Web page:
Bangkok is the hub of Muay Thai, inside the walls of the most well known arenas in Thailand: the Lumpinee Stadium and Rajadamnern stadium.
I could not leave Bangkok without visiting these two stadiums. Both hosting several fights each week. They are also home to Muay Thai stores where I felt like a kid in a sweet shop and had to buy some new gear! Other than seeing some very fit, ripped guys coated in Thai Oil, I really had it in my head if I wanted to see the best Muay Thai. There would be a good chance of seeing it here.
The original Lumpinee Stadium was built in 1956. Before the stadiums completion, the Rajadamnern Stadium was the only other Muay Thai venue in Bangkok, so athletes had long waits between fights. Lumpinee stadium was established to protect Muay Thai and to enable athletes to compete in more fights.
The stadium was also built to improve the chance of success for classical boxers in international competition, for example at the Olympics and bringing honour to Thailand. The Stadium is controlled by the Royal Thai Army and is also used for military events. In the past it was also used to hold events to determine delegation of ranks. Whoever came out on top was the one who obtained the position in the army.
At the moment, there are 11 promoters with responsibility for bringing fighters to challenge for the titles. The rules are the same as in Rajadamnern with the boxers having to weigh more than 100lbs ( 45.4 kgs ), be aged over 15 years and there cannot be more than a 5 lb weight difference between the boxers. Thai fighters dream of achieving the prestigious rank of “Lumpinee Champion,” a title that only recently became possible for westerners with the first non-Thai fighter , Damien Alamos, winning a 140 lbs title in 2012.
The Lumpinee Stadium relocated in February 2014. Unfortunately, it hasn’t been updated on many local maps. So we ended up walking around Lumpinee Park for a while looking lost. Unfortunately they are 30km from each other. Fortunately it cost us about 40BHT/76p via taxi to get there (I think that included the tip).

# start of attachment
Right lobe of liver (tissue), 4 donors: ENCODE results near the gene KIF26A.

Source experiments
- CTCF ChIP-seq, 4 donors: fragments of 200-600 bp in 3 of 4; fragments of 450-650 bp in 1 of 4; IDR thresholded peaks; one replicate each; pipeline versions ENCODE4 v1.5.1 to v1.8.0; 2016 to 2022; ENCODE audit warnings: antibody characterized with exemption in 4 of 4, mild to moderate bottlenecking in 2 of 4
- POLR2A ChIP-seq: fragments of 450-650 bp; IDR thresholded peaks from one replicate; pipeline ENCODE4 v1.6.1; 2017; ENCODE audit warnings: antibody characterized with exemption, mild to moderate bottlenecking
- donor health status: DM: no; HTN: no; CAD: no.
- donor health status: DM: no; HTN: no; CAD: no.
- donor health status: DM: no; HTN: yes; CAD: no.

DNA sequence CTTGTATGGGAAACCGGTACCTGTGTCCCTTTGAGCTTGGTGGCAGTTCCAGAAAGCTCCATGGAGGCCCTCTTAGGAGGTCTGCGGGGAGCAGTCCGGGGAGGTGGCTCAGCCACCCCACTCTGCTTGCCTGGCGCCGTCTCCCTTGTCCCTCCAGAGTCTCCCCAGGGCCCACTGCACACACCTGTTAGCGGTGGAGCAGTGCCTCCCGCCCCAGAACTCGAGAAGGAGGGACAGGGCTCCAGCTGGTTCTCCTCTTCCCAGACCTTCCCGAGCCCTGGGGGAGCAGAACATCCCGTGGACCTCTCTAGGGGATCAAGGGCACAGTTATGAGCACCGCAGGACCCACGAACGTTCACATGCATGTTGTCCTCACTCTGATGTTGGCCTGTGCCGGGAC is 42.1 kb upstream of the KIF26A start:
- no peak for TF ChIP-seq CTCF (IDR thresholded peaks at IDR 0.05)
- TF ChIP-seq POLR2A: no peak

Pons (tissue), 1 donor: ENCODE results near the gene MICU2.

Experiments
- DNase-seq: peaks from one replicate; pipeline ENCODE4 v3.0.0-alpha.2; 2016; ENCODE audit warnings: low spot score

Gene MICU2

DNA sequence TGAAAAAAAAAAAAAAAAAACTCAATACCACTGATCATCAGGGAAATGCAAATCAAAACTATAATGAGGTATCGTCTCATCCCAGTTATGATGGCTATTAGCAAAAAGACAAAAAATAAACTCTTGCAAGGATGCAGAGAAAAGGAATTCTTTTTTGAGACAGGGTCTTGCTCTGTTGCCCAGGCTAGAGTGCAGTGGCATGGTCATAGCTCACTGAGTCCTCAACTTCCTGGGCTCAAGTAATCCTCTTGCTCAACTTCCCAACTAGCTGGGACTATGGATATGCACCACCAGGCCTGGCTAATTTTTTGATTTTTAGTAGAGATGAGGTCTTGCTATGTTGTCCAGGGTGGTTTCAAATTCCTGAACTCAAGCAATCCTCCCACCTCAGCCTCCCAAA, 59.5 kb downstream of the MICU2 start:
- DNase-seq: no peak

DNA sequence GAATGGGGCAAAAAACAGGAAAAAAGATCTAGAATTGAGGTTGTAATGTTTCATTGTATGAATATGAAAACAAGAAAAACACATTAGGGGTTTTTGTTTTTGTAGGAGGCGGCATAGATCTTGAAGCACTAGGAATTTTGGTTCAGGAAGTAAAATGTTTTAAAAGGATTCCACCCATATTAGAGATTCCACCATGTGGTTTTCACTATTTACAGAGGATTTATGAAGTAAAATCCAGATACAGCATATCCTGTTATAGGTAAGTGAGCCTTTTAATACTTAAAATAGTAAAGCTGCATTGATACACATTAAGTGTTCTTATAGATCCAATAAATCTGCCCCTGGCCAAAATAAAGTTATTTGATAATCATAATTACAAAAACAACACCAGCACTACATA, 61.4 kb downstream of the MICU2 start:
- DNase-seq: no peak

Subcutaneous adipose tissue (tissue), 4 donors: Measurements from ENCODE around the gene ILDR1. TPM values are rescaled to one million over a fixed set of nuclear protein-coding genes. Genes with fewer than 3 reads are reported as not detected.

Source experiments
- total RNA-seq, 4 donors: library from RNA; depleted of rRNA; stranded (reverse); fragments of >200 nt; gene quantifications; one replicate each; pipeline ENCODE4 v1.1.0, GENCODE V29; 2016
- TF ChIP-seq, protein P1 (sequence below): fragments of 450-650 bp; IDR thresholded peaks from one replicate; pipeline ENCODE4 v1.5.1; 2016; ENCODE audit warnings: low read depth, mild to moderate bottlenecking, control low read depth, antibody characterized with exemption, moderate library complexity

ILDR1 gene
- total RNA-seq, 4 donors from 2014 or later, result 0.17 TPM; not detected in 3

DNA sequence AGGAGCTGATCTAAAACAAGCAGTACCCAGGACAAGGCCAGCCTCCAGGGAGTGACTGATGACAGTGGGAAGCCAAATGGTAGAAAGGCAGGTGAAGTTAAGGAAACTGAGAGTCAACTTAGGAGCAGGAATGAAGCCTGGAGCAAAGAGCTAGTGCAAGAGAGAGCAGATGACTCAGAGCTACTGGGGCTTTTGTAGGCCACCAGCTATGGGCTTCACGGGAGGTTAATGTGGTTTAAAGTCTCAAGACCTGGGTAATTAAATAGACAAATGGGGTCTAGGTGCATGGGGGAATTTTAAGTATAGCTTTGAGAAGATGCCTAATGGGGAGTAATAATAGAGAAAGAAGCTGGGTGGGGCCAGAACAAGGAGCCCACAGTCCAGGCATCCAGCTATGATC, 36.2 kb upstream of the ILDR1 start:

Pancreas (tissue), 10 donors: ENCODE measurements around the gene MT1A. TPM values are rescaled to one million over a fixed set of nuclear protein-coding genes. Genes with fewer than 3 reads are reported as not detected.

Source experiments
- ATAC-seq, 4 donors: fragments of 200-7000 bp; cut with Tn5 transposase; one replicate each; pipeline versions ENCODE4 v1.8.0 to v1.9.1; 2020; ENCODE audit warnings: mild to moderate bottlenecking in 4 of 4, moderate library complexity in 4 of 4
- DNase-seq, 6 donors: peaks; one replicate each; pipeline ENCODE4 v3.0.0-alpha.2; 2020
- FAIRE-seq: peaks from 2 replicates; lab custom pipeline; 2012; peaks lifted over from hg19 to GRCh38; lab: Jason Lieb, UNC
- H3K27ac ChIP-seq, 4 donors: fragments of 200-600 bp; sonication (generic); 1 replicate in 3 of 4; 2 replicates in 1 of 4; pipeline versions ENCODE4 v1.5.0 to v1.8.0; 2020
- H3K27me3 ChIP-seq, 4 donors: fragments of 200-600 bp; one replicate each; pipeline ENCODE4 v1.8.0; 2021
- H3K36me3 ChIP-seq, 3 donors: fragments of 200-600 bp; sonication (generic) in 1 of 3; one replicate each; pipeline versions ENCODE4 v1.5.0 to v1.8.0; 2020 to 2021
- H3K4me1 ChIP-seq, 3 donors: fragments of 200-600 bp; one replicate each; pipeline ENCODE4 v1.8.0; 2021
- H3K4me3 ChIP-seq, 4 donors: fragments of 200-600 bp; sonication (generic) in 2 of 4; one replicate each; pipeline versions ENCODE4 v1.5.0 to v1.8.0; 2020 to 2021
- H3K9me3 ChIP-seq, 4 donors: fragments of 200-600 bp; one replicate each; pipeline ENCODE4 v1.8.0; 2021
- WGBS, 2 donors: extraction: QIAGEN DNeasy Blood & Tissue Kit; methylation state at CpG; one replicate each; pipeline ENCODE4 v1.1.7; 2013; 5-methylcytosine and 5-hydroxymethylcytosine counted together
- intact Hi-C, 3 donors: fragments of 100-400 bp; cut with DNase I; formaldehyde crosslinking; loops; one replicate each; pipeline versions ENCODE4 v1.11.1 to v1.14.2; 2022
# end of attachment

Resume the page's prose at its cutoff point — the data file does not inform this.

We decided to shell out for the most expensive ringside tickets at 2,000THB/£37, and our tour guide helped ensure that besides getting ringside seats, we got put right up front in the first row, so we were really up close and personal with the action. Being right up front means the only guy who might block you is the referee, and that when they start punching on your side of the ring, all that sweat you see flying… flies right on to you!
The evening kicked off with a display of patriotism. Everyone stands and faces the portrait of the King and Queen, surrounded by the Thai flags. The National Anthem plays. Then the entire stadium shows respect to the Royal Shrine before a drape is lowered over it.
One thing that struck me here is that not only are women not allowed to fight here, they aren’t even allowed to ‘touch’ the ring. A sign reading “Ladies please don’t touch the stage” sits visible on the side of the ring. I later found out this is due to tradition.
This stadium was in existence before the Lumpinee Stadium. It was completed when World War II ended when construction supplies were more accessible again. The first boxing match was held 23rd December 1945. The original stadium was an open-air stadium, resembling a amphitheatre in design. Six years later a concrete roof was added. The fights continued during this construction phase with the boxers picking their way carefully to the ring.